Do you think things like that happen at every farm?

I think there are a lot of misleading labels out there such as “animal care certified” “free-range” “animal welfare approved” and so on – that are intended to make people feel better about supporting what they believe is more humane animal agriculture–but those labels are often completely bogus and unregulated. I can't speak for every farm out there and i know there are some farmers that truly try to let their animals live a good life but ultimately I've come to think that we should evolve beyond “farming” sentient beings–for the animals, the planet and our health!

So did you immediately go from eating meat to vegan?

No way. I only knew one vegetarian when I started college and became a pescetarian. About a year later I stopped eating fish – I think I was 19 years old. It wasn't until I was 32 that I became vegan after learning that there is actually more suffering involved in dairy and egg production than there is eating beef & chicken. I talk more about that in my book!

You say that free range animals products are still cruel…why is that?

Because (1) the animals are still castrated, tail-docked, dehorned and other mutilations without anesthesia or painkillers (2) every dairy cow has her calf torn from her heartbreaking bellows year after year in order for people to drink the milk that was made for her calves (and the males become veal) (3) at the hatcheries that provide the female laying hens to small farms and big farms alike they grind up or suffocate all the male chicks and (4) humane slaughter is an oxymoron!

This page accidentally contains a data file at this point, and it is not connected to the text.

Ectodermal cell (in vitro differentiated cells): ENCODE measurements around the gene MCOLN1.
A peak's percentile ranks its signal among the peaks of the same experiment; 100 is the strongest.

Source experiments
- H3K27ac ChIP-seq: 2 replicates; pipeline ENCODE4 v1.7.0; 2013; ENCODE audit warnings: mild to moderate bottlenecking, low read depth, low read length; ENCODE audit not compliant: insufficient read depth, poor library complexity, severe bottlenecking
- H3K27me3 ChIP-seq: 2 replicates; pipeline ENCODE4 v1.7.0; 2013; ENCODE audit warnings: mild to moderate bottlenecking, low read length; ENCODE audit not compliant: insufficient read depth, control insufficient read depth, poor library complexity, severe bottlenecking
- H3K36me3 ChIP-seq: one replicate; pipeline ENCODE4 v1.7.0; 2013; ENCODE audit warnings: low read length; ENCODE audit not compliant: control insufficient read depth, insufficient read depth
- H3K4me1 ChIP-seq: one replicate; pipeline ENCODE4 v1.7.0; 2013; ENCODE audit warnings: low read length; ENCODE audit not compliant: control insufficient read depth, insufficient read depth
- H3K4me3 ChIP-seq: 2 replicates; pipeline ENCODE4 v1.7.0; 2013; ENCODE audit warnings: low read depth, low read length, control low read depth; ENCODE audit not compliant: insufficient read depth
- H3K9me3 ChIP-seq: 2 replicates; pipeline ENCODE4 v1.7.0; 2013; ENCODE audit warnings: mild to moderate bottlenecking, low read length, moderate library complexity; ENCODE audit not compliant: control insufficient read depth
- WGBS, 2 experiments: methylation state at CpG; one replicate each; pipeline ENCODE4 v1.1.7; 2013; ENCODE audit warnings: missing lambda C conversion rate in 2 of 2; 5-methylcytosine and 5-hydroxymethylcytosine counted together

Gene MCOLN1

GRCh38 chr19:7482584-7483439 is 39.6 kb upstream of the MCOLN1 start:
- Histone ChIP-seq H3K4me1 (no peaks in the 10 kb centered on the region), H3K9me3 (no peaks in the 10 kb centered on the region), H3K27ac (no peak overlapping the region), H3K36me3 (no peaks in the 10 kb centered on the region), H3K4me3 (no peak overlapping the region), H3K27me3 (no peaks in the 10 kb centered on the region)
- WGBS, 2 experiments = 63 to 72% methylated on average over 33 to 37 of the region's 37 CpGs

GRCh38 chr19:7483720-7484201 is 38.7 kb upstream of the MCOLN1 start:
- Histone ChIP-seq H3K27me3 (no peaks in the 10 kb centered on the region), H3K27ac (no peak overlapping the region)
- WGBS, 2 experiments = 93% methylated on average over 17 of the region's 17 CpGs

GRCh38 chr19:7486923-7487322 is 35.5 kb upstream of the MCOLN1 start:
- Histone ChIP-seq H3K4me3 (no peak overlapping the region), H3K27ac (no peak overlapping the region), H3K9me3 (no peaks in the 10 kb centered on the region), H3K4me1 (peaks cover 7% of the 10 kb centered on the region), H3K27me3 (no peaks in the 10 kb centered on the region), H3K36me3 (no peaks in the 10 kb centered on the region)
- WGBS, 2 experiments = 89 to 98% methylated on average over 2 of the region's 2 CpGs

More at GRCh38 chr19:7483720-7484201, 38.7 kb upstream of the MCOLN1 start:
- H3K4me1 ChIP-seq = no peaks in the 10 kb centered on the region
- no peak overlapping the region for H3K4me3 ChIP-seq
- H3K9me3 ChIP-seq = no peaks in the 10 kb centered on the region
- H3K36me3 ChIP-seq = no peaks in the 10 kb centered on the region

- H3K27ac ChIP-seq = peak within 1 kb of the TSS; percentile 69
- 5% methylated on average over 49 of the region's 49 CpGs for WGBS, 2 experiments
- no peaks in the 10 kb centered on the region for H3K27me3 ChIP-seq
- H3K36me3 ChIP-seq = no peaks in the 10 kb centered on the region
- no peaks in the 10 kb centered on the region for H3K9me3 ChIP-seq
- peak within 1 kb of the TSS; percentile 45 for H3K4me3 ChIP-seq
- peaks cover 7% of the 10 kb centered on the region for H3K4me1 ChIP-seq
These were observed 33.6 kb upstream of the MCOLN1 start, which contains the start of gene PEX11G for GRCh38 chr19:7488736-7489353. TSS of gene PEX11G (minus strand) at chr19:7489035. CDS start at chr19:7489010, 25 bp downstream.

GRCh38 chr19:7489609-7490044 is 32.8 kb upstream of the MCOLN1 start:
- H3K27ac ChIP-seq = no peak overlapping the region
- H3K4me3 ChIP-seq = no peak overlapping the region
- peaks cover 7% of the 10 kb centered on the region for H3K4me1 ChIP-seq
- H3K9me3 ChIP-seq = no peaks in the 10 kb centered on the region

Do you think groups like PETA sometimes go too far with their vegan messages?

Lately, yes I do, but I don't spend my time pointing fingers at other orgs who are trying to help animals in their own way. It was PETA who made the literature that I first picked up and read and turned me into the person I am today. They have done a lot of good for animals over the past several decades and for that I appreciate them.

What is the one thing you want everyone to know about factory farms? What about slaughterhouses?

That we have lost our morality when it comes to how we treat these animals. For veal calves, egg-laying hens and female pigs used to impregnate and give birth to more pigs, we deny them everything that makes life worth living. Our consumer dollars support these industries and keep them going. If we say we love animals and are against animal cruelty then we should take a close look at how animals live and die before making their way onto our plates.

In your opinion, is it possible to be a humane meat eater?

For me, no. I don't believe in eating chickens, pigs or cows anymore than I believe in eating dogs or cats. They are all the same. When animals kill other animals for food, they do as they must in order to survive. They don't have a choice. Most humans do have a choice, and for those who do, choosing to eat animals is choosing to harm and kill animals for pleasure.

How is your life different now? Do you feel like you've come full-circle since losing your leg?

I feel blessed that I am able to dedicate my life to the issue that is most important to me. Mine is a cause-driven life because I have such a deep reverence for animals. Weird as it may be, I'm happy to be an amputee because that is what brought the attention to my mission and the work of Woodstock Farm Animal Sanctuary–and brought in the book offer! Many good things have come of it and it's really not that big of a deal to me. As I've said lately, I didn't realize that in order to be successful with my mission, work and charitable org, I just needed to show a little leg!


Photo: woodstocksanctuary.org